Remembering an Officer of the Great War: Second-Lieutenant Howard Burton

Remembering an Officer of the Great War: Second-Lieutenant Howard Burton

Second-Lieutenant Howard Burton

Howard Burton was born in Walsall, Staffordshire in 1896, the son of William and Annie Burton. At the time of the 1901 census he was living with his family at 29 Rutter Street in Walsall, but by the time hostilities broke out in 1914 he was recorded as residing at 29 Emery Street. On the 8 September 1914, he enlisted into the army as a private in the 4th Battalion of the Grenadier Guards. At the time of his enlistment, Burton stated his occupation as a ‘bag maker’ and appears to have been somewhat tall for the time, being 6’1”. Burton initially served at home with the Grenadier Guards until, on 1 April 1915, he was granted a temporary second-lieutenancy with the New Army. A few days later, he was posted to the 10th (Reserve) Battalion of the South Staffordshire Regiment.

Burton was later made permanent second-lieutenant, on the 3 September 1916, and was subsequently posted to a theatre of war, landing in France on 17 October where he is attached to the 1/7th Battalion of the Royal Warwickshire Regiment. However, his time in France is cut short when he returns to England, on 4 February 1917, in order to receive medical treatment. According to his service records, he was suffering from an ‘auxiliary abscess’ and was treated at the Southern General Hospital in Edgbaston, Birmingham. Following his release from hospital, Burton was granted sick leave for the period 14 April to 5 May 1917 in order to complete his recovery. During this time, he received orders for a new posting, this time to the 3rd (Reserve) Battalion, South Staffords.

With his period of sick leave over, Second-Lieutenant Burton returns to France, re-joining the 1/7th Battalion, Royal Warwicks, although he was transferred on the 1st October to the 8th (Service) Battalion, South Staffords. It would be with this latter unit that, a few days later on the 12th, he would be wounded-in-action, tragically dying of his wounds on the 14th at the 47th Casualty Clearing Station in Belgium. He was 21 years old.

The following is an extract from the History of the South Staffordshire Regiment by Colonel W. L. Vale (1969), which outlines the events of the 12th October 1917:

“Normal routine in the trenches or behind occupied the next three months and on 23rd September the 17th Division assembled for a move to Poperinghe and then gradually moved towards the fighting round Ypres. It was to attack on 12th October in the northern sector of the Salient and the 8th Battalion’s objectives were a trench system north-east of Pilckem; in spite of cold, wet weather, morale was high.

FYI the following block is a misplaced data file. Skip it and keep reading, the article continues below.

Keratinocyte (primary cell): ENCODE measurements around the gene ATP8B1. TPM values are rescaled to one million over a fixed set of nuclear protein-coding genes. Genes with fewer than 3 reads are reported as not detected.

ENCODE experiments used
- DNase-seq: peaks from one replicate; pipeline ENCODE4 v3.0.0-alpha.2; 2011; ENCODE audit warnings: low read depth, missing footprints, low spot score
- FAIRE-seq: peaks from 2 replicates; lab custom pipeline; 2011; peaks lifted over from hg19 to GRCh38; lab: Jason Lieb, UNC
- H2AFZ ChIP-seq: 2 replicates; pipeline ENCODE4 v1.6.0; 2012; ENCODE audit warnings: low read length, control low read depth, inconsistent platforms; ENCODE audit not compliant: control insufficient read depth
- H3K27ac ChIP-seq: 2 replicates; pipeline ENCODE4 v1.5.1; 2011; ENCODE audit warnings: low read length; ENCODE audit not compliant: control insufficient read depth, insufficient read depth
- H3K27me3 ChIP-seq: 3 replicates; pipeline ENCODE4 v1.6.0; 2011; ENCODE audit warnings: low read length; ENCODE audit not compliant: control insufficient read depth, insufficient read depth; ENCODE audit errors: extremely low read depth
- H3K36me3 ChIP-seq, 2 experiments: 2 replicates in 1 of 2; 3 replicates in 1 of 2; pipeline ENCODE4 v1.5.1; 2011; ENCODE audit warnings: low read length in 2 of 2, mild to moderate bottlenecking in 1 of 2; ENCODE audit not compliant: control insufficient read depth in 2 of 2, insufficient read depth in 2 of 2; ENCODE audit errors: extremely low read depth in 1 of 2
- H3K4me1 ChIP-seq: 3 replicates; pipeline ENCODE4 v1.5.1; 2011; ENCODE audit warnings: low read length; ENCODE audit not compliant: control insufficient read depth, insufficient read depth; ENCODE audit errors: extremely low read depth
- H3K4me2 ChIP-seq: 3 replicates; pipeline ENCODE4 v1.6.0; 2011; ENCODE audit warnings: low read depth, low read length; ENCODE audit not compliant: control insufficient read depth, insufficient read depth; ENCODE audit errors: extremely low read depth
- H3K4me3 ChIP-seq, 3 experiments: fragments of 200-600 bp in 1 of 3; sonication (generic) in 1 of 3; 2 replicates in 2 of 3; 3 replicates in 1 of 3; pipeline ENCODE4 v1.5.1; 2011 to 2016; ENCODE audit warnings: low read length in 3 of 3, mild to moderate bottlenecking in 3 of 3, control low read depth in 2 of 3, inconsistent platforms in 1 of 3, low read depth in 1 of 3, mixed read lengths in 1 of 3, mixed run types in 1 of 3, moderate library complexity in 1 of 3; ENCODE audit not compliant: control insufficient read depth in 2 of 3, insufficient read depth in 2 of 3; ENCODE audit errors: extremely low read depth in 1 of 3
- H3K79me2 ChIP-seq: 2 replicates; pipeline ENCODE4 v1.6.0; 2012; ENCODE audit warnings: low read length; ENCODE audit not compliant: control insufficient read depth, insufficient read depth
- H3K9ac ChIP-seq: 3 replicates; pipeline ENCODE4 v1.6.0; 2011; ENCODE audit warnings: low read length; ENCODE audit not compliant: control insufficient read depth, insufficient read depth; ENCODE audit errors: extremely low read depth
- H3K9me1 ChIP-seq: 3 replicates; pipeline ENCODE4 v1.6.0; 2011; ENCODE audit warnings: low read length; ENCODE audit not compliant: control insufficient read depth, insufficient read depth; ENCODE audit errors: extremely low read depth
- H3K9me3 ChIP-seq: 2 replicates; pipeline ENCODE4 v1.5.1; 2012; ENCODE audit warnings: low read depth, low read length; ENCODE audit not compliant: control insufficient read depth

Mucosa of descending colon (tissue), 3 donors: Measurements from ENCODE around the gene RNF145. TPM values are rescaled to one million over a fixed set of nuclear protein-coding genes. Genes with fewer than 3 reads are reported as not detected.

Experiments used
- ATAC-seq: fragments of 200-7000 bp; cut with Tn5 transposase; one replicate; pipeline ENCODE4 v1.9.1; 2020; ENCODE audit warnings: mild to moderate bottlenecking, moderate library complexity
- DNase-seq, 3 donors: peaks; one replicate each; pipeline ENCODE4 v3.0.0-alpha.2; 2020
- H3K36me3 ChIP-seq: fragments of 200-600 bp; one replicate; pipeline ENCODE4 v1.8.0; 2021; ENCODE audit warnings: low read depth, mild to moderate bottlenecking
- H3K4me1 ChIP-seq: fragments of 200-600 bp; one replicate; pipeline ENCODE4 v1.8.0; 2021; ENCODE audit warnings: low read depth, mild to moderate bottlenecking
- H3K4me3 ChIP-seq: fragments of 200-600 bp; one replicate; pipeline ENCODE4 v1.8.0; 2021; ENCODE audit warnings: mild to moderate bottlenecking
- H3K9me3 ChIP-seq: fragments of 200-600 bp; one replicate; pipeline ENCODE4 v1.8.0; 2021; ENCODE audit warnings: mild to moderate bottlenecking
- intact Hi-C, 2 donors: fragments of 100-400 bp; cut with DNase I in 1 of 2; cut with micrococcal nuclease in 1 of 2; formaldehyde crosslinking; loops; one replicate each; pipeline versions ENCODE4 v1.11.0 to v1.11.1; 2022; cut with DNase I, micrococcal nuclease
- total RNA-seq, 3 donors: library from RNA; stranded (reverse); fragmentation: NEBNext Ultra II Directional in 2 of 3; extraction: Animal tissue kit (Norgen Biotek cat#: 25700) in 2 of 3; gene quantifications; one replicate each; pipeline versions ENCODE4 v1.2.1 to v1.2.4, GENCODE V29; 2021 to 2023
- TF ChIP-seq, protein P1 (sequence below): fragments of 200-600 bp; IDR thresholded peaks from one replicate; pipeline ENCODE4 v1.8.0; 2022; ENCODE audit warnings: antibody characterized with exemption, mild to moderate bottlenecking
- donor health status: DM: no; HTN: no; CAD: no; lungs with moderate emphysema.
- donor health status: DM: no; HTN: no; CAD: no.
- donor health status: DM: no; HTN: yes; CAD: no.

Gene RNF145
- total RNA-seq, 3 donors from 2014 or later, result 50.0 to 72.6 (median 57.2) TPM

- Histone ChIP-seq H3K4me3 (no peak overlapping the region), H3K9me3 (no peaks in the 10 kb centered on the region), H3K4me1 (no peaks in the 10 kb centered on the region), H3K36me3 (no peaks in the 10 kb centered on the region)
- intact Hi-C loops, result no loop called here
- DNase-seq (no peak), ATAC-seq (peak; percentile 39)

“Shortly before dawn the unit moved forward with two companies forward and two in support and although many junior commanders were hit in this initial phase, the first objective and numerous prisoners were taken. As the Germans withdrew, the Staffords, almost leaderless, followed and lost direction and when Barker, the CO., came up he was seriously wounded and by 7 a.m. only four officers and a few N.C.O.s had not been hit. To their great credit and thanks to the willing help of their men, they got back on the right direction, captured the final objective and consolidated with ever-increasing casualties. At noon the Battalion was commanded by a subaltern and he and two others with the remnants of the companies held their ground until they were relieved during the early hours of 14th October. Losses were tragic, with 18 officers and 340 other ranks killed and wounded.”

Shortly after his death, the following appeared in the Walsall Observer newspaper (Note: Some of the information below differs from his service records):

“2nd Lieutenant Howard Burton of the South Staffords died on October 14th of wounds received while in action on the 12th. The official news has been received by his parents at 64 Emery Street. He enlisted in the Grenadier Guards in September 1914 and obtained his commission the following April, he went out to France in June attached to the Warwicks. After taking part in the great Somme advance and the fighting that followed he came home on sick leave in January. On returning in April he was attached to the South Staffords. He had been on active service for 16 months in all. He was a single man of 22 and before enlisting was in employ of Messers Mark Cross LTD of Warewall Street. He was a member of St. Michaels Church in Rushall and as a boy attended Chuckery council schools.”

He is buried at the Dozinghem Military Cemetery in Belgium.

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